"On June 1940, while evacuation from Dunkirk was taking place in the north, my son was born at Cauderan near Bordeaux; we were part of the exodus which was surging down the roads to the south throughout June, at times under bombs from Italian planes." So begins Gael's autobiography. Shot at by the Nazis whilst escaping with her baby son and stateless Russian husband; boarding a refugee ship sailing to South America, Gael eventually reaches the safety of New York only to return to war-ravaged Europe. She describes working with Robert Capa and David Seymour at Magnum photographers, (both were killed, in Vietnam and Suez), and with Henri Cartier-Bresson in England for Capa's brainchild, 'Generation X'. She writes of Spain in the 1950s and Paris in the 1960s; of marriages and bereavement; of a chaotic, exciting life criss-crossing Europe and the USA.
GLASGOW SUNDAY STANDARD – Few refugee stories outside the Auschwitz range have the peculiar poignancy of Gael Elton Mayo's. THE TIMES – The Mad Mosaic has about it something of the disturbing impermanence of life depicted in the film Casablanca.
SEAMUS HEANEY, OBSERVER – An exhilarating autobiography.
BookBlast ePublishing, 230pp, 20 May, 2017 | kindle & PB | Biography & Memoir, Europe, France | Mobi ISBN 978-0-9933552-3-3 Epub ISBN 978-0-9933552-5-7 Print ISBN 978-0-9933552-4-0
LIVING WITH BEELZEBUB — A true story of love and surviving cancer
Gael Elton Mayo
"When my spook draws very near, and penetrates further into the house than just the hallway, he takes on an identity. He becomes a person I can almost see; at these times he is Beelzebub." Gael almost surreal descriptions of cancer ward(s) are interspersed with memories of the people and places of her past.
TIMES LITERARY SUPPLEMENT – Living With Beelzebub demonstrates courage, energy and humour in the face of pain and fear, and does so with a real writer's touch. It deserves to last. GREY GOWRIE, DAILY TELEGRAPH – A real contribution to the literature of illness, a brave end to her vivacious autobiography The Mad Mosaic. OBSERVER – The writer Gael Elton Mayo has had almost too interesting a life. She is a survivor who plays to win.
Gael writes about two homes she loved and lost in two very different regions of France — the Franche-Comté and Provence — in this travel-memoir.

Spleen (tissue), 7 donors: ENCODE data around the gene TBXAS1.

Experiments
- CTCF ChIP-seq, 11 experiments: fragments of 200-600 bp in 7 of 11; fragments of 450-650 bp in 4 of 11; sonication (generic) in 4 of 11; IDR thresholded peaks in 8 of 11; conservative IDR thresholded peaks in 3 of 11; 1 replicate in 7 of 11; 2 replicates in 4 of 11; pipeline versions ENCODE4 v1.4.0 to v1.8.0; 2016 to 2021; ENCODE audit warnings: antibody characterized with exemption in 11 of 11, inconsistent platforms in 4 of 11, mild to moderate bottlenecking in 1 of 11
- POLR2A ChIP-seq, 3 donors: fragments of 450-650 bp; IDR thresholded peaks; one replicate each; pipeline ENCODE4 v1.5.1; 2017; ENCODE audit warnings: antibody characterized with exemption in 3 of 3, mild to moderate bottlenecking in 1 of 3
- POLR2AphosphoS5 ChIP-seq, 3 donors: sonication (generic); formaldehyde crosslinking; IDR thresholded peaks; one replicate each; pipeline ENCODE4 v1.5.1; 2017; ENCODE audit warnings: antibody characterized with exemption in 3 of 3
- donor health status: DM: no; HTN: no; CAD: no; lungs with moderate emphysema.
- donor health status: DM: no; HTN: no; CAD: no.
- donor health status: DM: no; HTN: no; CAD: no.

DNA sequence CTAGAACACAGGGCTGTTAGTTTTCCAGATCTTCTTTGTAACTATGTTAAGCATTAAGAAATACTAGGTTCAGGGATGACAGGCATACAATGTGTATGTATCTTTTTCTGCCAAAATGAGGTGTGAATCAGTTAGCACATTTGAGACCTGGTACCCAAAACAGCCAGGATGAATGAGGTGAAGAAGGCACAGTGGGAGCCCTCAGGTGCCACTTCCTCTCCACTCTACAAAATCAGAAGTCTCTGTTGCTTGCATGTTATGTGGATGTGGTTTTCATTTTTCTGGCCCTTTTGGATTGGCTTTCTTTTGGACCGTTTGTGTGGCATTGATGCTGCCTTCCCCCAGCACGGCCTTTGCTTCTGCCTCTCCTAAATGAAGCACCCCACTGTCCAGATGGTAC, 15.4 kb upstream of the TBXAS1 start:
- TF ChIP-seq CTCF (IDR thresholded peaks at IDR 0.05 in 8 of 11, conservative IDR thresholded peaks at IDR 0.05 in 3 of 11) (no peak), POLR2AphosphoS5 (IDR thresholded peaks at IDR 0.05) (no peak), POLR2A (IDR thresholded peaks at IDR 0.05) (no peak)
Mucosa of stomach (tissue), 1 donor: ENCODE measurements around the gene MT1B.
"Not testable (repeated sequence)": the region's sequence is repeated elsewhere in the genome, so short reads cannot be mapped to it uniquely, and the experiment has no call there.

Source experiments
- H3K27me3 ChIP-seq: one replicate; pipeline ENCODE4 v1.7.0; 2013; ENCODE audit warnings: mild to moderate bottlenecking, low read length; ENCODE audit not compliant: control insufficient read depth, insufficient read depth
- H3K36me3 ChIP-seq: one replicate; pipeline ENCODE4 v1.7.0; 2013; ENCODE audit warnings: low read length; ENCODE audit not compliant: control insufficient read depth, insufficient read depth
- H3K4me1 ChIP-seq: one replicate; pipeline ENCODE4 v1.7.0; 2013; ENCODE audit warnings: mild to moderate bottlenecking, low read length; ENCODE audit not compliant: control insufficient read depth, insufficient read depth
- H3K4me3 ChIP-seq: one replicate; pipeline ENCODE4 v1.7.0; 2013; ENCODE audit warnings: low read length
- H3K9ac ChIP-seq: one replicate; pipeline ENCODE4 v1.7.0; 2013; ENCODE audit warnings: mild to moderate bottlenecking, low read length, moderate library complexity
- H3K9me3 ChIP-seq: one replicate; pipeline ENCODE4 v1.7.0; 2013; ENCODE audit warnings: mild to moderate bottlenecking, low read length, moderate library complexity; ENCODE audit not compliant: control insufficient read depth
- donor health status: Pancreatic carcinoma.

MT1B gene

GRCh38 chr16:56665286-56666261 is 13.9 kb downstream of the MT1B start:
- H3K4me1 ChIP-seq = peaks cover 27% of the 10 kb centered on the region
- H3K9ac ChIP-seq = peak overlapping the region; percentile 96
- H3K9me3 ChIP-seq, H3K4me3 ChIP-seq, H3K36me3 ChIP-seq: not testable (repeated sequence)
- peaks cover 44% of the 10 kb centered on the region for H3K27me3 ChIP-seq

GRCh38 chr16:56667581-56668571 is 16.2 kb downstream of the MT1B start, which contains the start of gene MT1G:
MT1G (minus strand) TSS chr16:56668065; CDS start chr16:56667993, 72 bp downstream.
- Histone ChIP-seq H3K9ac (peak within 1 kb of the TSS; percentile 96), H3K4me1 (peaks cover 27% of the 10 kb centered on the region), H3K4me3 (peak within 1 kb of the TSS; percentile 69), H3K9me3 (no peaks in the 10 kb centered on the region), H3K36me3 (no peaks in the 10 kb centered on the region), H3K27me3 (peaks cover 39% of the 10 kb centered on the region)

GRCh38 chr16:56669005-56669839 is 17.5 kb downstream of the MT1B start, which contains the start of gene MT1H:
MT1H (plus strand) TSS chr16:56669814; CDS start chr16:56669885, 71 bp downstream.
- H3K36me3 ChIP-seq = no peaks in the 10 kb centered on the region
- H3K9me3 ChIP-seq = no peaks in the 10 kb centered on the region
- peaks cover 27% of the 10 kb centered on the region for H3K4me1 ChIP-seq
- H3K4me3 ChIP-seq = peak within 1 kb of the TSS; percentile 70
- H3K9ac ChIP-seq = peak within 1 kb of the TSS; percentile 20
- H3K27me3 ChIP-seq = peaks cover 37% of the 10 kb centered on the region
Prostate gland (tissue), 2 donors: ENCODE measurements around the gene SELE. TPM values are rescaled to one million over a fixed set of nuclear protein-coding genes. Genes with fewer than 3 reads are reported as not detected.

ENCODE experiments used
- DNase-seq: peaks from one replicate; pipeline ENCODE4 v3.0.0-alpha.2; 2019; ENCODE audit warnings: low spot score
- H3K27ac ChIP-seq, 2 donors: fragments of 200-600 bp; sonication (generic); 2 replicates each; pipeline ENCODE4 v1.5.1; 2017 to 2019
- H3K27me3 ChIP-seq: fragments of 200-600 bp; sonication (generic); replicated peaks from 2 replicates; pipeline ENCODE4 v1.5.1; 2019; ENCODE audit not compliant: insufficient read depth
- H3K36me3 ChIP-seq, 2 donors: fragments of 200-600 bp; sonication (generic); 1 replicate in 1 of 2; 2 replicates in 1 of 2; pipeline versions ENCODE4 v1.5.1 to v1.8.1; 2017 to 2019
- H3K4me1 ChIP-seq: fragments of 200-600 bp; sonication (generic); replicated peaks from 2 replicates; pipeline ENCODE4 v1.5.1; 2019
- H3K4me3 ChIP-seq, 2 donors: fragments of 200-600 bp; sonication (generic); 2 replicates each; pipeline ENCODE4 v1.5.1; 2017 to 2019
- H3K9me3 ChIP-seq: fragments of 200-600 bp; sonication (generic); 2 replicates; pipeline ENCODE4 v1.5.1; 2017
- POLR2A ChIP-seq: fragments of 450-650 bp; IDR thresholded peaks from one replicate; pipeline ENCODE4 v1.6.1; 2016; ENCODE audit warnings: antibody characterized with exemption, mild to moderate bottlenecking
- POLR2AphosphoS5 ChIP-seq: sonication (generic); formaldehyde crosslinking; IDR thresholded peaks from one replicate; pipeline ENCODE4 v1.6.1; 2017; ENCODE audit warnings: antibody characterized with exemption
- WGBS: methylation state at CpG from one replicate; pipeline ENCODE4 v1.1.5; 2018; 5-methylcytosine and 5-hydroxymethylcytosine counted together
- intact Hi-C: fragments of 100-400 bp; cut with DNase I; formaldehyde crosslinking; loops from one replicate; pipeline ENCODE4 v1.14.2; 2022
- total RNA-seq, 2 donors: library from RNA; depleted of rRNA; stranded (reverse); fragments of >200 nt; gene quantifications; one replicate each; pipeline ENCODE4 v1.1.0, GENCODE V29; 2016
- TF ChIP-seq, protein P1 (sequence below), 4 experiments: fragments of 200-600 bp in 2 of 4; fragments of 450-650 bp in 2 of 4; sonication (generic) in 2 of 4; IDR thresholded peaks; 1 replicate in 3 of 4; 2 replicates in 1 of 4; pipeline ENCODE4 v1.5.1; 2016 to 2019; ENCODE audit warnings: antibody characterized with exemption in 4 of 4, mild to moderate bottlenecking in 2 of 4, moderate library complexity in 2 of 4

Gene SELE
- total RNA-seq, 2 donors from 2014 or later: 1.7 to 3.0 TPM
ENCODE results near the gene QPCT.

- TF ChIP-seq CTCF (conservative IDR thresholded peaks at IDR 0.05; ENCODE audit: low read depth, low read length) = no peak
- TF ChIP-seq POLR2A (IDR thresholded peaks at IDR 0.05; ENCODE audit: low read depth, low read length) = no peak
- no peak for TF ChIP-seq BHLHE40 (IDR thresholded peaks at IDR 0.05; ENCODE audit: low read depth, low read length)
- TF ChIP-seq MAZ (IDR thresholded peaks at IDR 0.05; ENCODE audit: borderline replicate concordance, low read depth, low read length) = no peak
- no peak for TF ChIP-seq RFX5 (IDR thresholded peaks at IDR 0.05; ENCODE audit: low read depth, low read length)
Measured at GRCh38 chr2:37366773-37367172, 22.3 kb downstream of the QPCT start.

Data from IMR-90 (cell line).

PATRICK LEIGH FERMOR – A marvellous, subtle knack of catching atmosphere and landscape, an ear for the spoken word that evokes half Balzac, half Alain Fournier … I loved it. SPECTATOR – Gael Elton Mayo has a visual quality of writing and is a perceptive sociologist … This satire of modern mores ends up like a Proustian meditation on Time. Perhaps The End of a Dream should also be read as a Temps Retrouvé. ELIZABETH LONGFORD, BOOKS – Gael Elton Mayo speaks of two unique regions of France with her magical voice that first enchanted me in The Mad Mosaic … The fierce independence of the Jura, the moody mountain in Provence, the vivid pictures of people, animals, wine, food, flowers — even the mistral — made me feel nostalgic about places I had never seen.
BookBlast ePublishing, 144pp, 27 Nov, 2017 | kindle & PB | Biography & Memoir, Travel, Europe, France | Mobi ISBN 978-0-9933552-9-5 Epub ISBN 978-0-9930927-6-3 Print ISBN 978-0-9930927-5-6
A MAN IN A PANTHER SKIN — The life of Prince Dimitri Djordjadze
Gael Elton Mayo
Prince Dimitri Djordjadze: a Georgian prince of anachronistically aristocratic ethos, a born fighter who had to flee the Bolsheviks, a penniless emigre who made and lost several fortunes, a Don Juan who idealised women, a superb equestrian and top bloodstock breeder who became a racing driver. He went everywhere and knew everyone in the haut monde. An arresting portrait of a striking man and a vanished world.